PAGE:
48 Hours In Berlin, Germany
Berlin, what could we say? First of all, we need to accept the fact that most European cities look the prettiest from late spring to early autumn. Then we need to consider the fact that the most crowded season of the year is exactly that. And living in Europe, where could we travel for a long weekend getaway in colder parts of the year if we don’t always want to go to Italy? (Though we did go to Italy, too, the past winter).
Do we love Berlin?
What we want to say is that visiting Berlin in March was maybe not the best decision. (But who could have resisted such a cheap air ticket we found for a March weekend?) We knew it will be cold. We knew it could be windy and rainy. It was all of those. And we suspect that part of the reason Berlin didn’t manage to touch anything inside us was the weather, and the lifelessness and greyness of the season.
Berlin’s architecture is also not what we’d call beautiful. Lots of construction sites, huge building blocks, lots of steel. We didn’t feel the harmony. However we felt the shadow of Berlin’s heavy past that’s in contrast with the funky, lively vibes of today’s Berlin. Berlin may not be a pretty city, but it’s an interesting one.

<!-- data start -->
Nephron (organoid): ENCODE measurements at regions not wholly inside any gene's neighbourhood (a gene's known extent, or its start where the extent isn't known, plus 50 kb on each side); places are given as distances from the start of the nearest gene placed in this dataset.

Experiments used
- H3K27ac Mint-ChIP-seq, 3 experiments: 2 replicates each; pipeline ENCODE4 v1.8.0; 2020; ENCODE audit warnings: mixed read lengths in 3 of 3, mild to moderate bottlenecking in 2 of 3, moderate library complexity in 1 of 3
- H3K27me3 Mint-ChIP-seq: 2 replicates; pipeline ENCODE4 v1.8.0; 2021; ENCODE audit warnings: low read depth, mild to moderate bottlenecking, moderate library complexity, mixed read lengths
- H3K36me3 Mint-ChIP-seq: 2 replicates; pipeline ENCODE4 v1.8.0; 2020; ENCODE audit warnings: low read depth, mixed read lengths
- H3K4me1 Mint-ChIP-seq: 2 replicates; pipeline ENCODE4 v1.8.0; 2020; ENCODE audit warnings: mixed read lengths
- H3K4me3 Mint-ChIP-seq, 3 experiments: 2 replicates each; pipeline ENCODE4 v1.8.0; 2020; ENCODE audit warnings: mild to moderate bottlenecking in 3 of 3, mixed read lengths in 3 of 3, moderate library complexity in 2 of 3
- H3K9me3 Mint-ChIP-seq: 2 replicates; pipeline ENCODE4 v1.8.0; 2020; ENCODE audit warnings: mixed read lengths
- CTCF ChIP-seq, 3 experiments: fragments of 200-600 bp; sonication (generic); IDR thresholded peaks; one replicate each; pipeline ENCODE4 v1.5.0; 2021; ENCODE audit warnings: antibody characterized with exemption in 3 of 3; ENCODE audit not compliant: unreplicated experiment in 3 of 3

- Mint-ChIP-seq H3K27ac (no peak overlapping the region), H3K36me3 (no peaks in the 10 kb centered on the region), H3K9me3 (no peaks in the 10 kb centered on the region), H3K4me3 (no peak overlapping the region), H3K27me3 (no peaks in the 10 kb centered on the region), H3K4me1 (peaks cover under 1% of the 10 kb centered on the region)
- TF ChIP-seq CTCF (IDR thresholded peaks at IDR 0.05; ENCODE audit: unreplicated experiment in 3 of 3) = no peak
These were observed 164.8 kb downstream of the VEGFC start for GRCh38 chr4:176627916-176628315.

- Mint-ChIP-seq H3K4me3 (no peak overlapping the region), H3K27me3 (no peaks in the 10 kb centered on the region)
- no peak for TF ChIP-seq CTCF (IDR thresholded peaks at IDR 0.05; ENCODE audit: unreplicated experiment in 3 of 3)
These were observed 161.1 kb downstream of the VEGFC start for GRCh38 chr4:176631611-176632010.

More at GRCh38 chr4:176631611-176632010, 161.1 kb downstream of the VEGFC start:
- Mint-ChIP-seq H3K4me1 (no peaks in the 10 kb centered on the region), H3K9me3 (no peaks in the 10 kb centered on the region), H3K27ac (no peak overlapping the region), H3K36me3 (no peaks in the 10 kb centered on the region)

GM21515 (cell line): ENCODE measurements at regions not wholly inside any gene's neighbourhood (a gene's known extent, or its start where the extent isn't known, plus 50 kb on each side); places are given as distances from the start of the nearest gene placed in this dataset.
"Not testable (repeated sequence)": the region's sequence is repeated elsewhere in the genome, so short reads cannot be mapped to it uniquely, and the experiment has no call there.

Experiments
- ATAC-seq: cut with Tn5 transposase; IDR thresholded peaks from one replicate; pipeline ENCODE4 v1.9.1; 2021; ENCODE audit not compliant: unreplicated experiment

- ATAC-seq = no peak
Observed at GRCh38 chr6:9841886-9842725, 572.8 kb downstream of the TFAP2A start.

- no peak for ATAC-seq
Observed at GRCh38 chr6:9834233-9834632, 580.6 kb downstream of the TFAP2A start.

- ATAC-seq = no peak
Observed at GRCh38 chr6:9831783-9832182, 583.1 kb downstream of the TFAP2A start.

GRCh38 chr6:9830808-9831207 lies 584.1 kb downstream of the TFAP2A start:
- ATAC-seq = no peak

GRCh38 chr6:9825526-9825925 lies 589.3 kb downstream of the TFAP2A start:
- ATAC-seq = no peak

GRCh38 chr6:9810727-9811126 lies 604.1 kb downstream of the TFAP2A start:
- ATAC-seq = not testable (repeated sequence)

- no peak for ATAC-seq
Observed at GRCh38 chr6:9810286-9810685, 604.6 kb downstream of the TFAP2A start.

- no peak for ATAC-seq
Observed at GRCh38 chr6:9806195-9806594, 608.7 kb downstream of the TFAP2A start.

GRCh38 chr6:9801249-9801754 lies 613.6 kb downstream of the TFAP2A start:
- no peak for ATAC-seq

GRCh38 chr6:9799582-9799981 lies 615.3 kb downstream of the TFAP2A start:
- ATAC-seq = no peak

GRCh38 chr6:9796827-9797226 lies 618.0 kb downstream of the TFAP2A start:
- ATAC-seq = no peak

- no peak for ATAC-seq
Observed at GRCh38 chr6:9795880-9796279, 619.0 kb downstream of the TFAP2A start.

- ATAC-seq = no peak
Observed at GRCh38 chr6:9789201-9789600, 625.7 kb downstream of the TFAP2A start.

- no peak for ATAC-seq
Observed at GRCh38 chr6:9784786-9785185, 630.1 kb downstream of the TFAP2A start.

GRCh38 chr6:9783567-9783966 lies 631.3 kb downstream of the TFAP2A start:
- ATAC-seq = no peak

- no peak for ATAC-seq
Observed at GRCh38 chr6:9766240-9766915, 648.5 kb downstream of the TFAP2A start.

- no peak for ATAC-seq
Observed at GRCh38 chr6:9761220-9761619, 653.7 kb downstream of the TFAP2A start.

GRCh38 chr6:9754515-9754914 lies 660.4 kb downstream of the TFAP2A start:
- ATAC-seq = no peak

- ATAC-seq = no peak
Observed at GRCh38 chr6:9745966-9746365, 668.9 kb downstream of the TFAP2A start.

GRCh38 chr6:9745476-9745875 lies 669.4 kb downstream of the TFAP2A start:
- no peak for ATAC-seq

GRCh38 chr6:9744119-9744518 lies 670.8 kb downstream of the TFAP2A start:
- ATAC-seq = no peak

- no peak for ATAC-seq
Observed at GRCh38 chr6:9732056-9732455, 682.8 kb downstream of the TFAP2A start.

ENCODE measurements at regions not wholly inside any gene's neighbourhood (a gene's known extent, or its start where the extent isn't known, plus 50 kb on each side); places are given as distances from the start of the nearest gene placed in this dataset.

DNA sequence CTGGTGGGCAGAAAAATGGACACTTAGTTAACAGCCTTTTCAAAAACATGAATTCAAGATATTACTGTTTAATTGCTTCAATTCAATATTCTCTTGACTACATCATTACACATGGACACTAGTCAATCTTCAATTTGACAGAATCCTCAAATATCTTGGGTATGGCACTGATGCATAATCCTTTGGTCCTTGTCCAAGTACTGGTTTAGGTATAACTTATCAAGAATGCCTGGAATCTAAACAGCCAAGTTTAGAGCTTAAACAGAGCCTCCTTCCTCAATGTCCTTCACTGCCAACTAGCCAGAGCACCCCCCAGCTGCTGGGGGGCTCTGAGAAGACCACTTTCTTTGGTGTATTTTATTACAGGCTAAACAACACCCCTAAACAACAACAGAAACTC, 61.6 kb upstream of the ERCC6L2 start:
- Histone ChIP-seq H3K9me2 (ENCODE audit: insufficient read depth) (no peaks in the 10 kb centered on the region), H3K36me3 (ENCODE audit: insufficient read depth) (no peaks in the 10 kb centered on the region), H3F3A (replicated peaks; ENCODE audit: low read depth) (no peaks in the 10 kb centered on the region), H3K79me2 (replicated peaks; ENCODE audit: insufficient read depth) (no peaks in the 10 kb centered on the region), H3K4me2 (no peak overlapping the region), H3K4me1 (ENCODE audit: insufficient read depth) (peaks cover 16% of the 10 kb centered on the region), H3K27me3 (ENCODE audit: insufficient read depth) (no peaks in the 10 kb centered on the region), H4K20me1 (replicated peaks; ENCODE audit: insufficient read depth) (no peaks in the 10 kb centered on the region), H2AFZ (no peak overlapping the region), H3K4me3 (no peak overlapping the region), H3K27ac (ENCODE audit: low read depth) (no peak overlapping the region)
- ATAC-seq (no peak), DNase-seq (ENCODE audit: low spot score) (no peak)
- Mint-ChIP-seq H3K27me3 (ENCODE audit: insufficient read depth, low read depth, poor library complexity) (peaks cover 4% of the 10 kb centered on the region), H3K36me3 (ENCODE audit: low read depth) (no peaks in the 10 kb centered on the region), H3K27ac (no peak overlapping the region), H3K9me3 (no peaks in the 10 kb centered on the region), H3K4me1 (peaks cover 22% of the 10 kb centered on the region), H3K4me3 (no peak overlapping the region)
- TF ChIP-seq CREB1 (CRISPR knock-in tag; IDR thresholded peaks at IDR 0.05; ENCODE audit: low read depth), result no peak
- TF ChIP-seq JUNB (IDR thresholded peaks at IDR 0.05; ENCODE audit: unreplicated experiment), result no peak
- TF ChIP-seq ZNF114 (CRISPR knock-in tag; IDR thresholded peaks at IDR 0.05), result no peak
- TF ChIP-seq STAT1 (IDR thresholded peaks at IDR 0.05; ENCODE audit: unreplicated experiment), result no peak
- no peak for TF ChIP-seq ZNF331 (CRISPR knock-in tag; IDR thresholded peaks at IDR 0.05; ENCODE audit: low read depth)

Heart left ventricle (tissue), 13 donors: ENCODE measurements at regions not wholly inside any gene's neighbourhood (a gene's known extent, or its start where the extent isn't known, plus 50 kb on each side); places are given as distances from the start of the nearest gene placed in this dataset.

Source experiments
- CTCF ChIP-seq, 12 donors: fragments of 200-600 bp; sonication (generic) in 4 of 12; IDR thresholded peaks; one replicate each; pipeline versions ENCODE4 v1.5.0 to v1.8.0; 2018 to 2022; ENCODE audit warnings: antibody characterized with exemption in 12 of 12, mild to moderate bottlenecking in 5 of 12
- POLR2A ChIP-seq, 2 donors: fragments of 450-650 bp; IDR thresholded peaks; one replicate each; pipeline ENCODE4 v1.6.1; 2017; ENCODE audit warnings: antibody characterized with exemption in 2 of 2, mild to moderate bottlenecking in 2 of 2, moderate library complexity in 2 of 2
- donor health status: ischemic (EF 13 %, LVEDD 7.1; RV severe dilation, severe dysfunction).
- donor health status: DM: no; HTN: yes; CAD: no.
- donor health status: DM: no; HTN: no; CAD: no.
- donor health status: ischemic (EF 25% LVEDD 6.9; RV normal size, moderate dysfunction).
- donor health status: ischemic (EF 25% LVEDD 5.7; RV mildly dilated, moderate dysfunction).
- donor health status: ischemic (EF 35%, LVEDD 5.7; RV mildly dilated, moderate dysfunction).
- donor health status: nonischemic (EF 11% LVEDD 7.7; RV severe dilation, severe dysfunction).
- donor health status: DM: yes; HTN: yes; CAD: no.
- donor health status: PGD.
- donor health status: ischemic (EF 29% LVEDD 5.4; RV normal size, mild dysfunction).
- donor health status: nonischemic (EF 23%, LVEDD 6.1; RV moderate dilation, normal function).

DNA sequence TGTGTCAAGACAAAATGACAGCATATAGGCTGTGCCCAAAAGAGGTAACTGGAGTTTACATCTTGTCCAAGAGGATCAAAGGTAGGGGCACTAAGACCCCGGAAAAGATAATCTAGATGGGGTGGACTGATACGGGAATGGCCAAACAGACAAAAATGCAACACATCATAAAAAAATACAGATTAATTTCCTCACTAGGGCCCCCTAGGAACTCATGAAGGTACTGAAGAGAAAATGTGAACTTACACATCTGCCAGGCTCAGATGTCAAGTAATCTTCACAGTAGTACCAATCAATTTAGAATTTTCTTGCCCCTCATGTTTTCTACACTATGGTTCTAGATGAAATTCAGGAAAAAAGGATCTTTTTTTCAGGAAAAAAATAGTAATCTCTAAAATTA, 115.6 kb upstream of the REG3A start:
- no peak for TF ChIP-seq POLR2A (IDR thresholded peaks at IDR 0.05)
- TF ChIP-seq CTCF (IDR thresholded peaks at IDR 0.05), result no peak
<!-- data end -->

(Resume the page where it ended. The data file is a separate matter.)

On the other hand, it’s not that we didn’t like anything there. Though we certainly don’t feel that passion for the city that a lot of fellow travellers do, we came home with some spectacular memories. Also, we found that the 48 hours we had is enough for quite a lot of things. Actually, all the things we wanted to see as first timers’. Let’s see what those are…
The Berlin Wall’s East Side Gallery
The first place we visited was one that we didn’t want to miss in any case: the iconic East Side Gallery of the Berlin Wall.
This open-air gallery was once the Berlin Wall. Today it’s 1.3 kilometres of color, art and history. More than a hundred artists started working on it right after the wall came down. Some of the paintings became quite famous, like the Fraternal Kiss or the Trabant. Some are beautiful, some are ironic, some are euphoric. And most of them made us think. Of course, we made our own pictures of them, too, as we strolled along.
Going up to the glass dome of Reichstag was another highlight of our time in Berlin. This majestic building is home to the German parliament (Bundestag). Its glass dome offers a great 360 degrees panorama of the city, but it’s an interesting piece of modern architecture, as well. It was added to the building in 1999.